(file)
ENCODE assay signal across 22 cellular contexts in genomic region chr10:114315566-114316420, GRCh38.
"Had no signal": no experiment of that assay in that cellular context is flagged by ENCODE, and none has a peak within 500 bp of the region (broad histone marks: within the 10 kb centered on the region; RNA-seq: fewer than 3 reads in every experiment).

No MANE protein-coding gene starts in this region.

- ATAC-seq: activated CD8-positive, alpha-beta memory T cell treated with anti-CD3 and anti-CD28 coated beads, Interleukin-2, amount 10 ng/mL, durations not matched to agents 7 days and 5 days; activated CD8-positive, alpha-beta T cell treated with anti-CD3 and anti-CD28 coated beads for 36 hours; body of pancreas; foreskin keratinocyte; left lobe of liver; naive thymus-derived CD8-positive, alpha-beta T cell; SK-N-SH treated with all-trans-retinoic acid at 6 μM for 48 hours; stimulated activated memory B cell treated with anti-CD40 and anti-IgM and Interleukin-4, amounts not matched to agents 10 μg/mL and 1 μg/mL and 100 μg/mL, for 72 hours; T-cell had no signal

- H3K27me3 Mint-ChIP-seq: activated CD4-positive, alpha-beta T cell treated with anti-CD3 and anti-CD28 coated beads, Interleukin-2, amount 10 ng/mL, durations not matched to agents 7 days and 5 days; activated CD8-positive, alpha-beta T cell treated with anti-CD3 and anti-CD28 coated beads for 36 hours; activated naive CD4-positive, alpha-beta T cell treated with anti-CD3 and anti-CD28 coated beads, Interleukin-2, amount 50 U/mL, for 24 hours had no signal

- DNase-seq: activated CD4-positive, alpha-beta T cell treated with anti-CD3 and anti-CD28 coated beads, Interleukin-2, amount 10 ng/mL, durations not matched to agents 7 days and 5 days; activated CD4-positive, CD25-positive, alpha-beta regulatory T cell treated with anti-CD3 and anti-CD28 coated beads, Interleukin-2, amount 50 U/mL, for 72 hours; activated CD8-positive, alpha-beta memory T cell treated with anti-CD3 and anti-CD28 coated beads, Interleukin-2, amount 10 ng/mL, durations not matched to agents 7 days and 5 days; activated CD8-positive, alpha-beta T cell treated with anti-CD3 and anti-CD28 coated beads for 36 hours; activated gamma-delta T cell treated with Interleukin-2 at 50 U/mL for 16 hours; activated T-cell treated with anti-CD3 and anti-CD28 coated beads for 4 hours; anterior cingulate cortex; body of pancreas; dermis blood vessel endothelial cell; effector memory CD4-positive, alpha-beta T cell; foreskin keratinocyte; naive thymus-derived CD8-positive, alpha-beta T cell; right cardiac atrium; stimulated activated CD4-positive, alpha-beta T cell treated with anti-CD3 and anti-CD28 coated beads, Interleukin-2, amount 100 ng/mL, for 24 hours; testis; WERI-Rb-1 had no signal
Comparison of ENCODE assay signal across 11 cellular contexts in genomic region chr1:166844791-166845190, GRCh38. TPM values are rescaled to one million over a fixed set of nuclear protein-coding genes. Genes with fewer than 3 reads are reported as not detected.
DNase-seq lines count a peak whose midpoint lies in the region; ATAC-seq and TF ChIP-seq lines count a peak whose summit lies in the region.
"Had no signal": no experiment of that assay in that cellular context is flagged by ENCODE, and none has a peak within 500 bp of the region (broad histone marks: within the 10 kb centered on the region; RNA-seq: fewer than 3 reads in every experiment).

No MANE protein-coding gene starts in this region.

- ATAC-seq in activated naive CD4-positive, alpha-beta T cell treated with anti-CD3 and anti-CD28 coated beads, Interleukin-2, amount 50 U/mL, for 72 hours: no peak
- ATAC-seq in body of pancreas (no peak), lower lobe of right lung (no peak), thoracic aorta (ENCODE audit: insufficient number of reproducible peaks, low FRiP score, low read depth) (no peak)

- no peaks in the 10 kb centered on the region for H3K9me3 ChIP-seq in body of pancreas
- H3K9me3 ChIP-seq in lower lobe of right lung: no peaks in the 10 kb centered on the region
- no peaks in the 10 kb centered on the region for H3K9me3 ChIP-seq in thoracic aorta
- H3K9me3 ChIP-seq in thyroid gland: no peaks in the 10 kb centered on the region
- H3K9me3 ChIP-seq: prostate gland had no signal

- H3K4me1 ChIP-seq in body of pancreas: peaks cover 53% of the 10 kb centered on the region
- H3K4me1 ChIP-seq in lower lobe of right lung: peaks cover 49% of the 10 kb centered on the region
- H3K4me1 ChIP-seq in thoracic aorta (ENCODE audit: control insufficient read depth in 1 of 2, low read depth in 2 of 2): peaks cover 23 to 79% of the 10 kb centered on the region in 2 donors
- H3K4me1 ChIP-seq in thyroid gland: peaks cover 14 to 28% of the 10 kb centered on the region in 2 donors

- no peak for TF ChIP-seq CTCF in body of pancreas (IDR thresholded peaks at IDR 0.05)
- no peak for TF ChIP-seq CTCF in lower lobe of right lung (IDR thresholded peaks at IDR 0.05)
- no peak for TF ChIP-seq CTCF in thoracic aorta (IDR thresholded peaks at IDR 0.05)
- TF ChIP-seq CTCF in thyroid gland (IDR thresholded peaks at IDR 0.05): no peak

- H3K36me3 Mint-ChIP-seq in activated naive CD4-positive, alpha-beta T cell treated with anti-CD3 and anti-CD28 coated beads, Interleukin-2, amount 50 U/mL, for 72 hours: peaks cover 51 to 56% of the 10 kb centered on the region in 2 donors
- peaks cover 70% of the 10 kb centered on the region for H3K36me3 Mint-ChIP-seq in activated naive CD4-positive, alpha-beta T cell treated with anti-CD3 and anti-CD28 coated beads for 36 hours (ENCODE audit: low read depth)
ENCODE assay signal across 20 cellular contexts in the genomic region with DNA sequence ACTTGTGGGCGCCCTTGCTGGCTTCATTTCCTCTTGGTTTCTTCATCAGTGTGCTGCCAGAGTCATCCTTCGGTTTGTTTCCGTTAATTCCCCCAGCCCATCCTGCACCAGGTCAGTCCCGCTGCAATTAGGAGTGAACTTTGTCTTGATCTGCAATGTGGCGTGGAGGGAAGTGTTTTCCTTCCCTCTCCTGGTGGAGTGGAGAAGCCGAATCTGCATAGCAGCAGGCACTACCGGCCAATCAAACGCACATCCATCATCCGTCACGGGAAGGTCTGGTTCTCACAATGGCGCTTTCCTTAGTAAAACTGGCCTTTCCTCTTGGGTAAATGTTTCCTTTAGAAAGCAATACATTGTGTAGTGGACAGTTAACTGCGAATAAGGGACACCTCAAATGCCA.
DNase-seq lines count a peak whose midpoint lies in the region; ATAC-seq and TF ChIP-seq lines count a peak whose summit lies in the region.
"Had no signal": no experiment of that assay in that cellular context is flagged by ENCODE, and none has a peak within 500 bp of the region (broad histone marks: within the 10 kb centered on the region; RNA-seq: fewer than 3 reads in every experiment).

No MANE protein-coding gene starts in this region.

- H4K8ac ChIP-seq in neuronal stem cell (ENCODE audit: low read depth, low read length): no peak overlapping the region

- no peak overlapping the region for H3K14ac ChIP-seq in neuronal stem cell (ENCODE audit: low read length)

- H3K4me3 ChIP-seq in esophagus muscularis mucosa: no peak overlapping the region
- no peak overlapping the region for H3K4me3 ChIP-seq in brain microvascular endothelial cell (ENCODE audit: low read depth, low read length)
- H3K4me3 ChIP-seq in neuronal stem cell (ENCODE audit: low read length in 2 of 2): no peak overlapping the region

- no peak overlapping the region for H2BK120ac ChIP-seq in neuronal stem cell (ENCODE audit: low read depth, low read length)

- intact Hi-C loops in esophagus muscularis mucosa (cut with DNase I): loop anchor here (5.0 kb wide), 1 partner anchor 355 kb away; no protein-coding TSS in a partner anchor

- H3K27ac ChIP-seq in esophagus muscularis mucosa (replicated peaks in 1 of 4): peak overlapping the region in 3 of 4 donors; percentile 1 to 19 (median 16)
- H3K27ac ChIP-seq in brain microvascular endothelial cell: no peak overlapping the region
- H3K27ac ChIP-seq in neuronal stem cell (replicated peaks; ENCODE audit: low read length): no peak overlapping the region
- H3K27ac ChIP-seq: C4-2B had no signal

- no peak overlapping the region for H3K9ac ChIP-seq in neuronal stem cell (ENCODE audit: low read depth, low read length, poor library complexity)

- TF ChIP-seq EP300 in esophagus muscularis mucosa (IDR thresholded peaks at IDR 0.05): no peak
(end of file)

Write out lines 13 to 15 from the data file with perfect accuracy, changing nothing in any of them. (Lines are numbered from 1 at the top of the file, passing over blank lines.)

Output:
- no peaks in the 10 kb centered on the region for H3K9me3 ChIP-seq in body of pancreas
- H3K9me3 ChIP-seq in lower lobe of right lung: no peaks in the 10 kb centered on the region
- no peaks in the 10 kb centered on the region for H3K9me3 ChIP-seq in thoracic aorta